Glucagon and exenatide improve contractile recovery following ischaemia/reperfusion in the isolated perfused rat heart.

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Ambery, Philip 
Jermutus, Lutz 
Murray, Andrew J 

The inotropic effects of glucagon have been recognized for many years, but it has remained unclear whether glucagon signaling is beneficial to cardiac function. We evaluated the effects of glucagon alone and in combination with the glucagon-like peptide 1 (GLP-1) receptor agonist exenatide in the isolated perfused rat heart. The isolated perfused rat heart was used to investigate the initial inotropic and chronotropic effects of glucagon and exenatide during aerobic perfusion, and recovery of contractile function following ischaemia/reperfusion. Glucagon, but not exenatide, elicited an acute chronotropic and inotropic response during aerobic perfusion of the rat heart. Compared with control, glucagon improved recovery of left ventricular developed pressure (LVDP) by 33% (p < 0.05) and rate-pressure product (RPP) by 66% (p < 0.001) following ischaemia/reperfusion and amplified the mild recovery enhancement elicited by exenatide in a dose-dependent manner. Glucagon shows inotropic properties in the isolated perfused rat heart and improves contractile recovery following ischaemia/reperfusion, both alone and when co-administered with a GLP-1 receptor agonist. Glucagon and exenatide, a GLP-1 receptor agonist, combine to stimulate greater recovery of postischaemic contractile function in the Langendorff heart. Glucagon was inotropic and chronotropic, yet this initial effect decreased over time and did not account for the increased contractility observed postischaemia/reperfusion.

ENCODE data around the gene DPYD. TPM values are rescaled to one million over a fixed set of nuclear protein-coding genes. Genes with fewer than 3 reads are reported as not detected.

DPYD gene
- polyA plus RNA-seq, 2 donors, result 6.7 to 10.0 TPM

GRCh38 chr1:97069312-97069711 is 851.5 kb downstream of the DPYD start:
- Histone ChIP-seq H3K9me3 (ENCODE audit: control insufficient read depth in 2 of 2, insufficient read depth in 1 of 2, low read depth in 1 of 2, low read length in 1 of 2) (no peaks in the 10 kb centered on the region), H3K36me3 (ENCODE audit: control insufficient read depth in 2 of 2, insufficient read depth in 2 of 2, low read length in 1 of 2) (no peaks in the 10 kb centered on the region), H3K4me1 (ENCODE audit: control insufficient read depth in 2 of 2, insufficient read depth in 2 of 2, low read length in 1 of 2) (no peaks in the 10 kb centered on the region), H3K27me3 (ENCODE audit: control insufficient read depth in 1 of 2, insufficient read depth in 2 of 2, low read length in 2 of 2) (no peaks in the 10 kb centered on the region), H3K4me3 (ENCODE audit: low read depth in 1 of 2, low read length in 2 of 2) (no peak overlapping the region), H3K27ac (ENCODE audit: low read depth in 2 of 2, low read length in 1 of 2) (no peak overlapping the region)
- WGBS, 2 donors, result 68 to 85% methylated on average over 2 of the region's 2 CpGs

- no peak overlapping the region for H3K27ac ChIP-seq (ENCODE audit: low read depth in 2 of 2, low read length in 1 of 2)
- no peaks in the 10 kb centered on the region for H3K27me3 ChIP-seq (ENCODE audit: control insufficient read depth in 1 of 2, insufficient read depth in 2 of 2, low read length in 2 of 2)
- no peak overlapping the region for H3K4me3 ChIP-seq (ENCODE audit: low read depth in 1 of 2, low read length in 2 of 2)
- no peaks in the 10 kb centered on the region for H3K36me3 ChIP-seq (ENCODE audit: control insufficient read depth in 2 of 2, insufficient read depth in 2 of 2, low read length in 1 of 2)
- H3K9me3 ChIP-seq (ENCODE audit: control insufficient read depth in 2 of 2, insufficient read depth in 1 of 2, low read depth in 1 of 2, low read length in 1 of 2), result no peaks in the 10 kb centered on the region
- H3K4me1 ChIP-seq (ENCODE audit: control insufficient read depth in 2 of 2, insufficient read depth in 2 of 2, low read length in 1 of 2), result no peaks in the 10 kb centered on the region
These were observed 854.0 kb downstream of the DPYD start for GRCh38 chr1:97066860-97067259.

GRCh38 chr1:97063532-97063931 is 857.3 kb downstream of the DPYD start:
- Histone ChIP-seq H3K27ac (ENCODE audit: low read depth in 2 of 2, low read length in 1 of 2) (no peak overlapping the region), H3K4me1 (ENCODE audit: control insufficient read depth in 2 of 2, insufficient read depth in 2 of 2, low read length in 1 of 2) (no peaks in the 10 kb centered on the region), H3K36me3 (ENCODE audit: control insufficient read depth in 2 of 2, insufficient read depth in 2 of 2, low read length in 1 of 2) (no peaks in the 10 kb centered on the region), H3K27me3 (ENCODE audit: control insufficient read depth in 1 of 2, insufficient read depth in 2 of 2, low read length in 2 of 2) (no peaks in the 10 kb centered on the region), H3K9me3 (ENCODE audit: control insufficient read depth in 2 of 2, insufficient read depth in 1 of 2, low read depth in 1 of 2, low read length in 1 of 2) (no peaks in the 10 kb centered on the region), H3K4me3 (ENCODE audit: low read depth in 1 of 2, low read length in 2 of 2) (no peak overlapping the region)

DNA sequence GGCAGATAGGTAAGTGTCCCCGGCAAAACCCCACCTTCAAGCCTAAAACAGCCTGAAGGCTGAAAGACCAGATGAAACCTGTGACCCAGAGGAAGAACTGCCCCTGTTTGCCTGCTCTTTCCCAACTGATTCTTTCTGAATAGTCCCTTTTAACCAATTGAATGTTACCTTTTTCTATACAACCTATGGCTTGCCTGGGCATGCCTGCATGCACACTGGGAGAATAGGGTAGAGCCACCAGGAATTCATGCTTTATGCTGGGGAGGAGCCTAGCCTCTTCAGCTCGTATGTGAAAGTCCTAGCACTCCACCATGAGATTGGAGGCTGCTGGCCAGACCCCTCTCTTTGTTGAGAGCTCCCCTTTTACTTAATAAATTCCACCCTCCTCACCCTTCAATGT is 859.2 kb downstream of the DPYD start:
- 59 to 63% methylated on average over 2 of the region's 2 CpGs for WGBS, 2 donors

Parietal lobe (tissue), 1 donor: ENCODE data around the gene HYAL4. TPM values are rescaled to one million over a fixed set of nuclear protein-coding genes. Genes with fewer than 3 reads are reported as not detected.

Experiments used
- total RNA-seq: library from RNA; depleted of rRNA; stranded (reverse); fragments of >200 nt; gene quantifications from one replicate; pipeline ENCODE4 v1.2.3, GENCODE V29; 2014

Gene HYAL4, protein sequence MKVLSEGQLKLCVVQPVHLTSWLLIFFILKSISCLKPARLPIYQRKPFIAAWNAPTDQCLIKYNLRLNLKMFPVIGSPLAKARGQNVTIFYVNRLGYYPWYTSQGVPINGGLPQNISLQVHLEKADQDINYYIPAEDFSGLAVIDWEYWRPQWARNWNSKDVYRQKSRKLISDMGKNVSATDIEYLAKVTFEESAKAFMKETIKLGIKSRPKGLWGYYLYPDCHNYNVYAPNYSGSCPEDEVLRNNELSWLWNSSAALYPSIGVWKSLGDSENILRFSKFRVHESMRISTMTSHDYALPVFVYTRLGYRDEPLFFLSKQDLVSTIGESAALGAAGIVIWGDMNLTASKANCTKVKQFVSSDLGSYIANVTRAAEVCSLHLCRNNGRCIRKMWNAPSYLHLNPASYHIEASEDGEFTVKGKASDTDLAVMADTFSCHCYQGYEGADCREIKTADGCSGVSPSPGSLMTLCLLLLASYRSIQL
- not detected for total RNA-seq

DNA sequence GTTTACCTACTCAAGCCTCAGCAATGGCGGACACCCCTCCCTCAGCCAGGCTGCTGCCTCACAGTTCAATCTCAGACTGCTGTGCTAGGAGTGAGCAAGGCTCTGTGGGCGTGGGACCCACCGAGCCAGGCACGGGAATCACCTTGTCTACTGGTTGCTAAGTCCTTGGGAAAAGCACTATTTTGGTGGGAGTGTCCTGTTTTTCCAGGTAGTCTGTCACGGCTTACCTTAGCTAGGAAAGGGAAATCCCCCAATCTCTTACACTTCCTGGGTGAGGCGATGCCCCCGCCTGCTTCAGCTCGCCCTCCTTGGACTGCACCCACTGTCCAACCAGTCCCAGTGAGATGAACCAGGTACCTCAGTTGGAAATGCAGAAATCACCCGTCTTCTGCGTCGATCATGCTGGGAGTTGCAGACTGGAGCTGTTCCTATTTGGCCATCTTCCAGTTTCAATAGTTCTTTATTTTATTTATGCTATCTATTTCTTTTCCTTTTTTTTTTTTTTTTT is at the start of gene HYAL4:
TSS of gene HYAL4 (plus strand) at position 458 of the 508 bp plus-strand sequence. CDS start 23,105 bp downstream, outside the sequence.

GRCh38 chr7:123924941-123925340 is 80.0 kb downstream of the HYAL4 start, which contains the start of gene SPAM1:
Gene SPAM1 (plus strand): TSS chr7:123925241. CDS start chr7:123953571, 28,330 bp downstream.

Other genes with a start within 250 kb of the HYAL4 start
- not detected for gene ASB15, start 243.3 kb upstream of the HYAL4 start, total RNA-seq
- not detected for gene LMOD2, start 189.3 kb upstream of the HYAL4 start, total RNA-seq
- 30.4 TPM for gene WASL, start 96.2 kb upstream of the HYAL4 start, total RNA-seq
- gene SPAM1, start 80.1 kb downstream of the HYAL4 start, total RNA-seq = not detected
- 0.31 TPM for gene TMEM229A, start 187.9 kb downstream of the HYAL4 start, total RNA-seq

GLP-1 receptor agonist, cardiac ischaemia/reperfusion, contractile recovery, glucagon, Rats, Animals, Exenatide, Glucagon, Glucagon-Like Peptide-1 Receptor, Heart, Reperfusion, Myocardial Contraction, Ischemia
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Physiol Rep
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British Heart Foundation (None)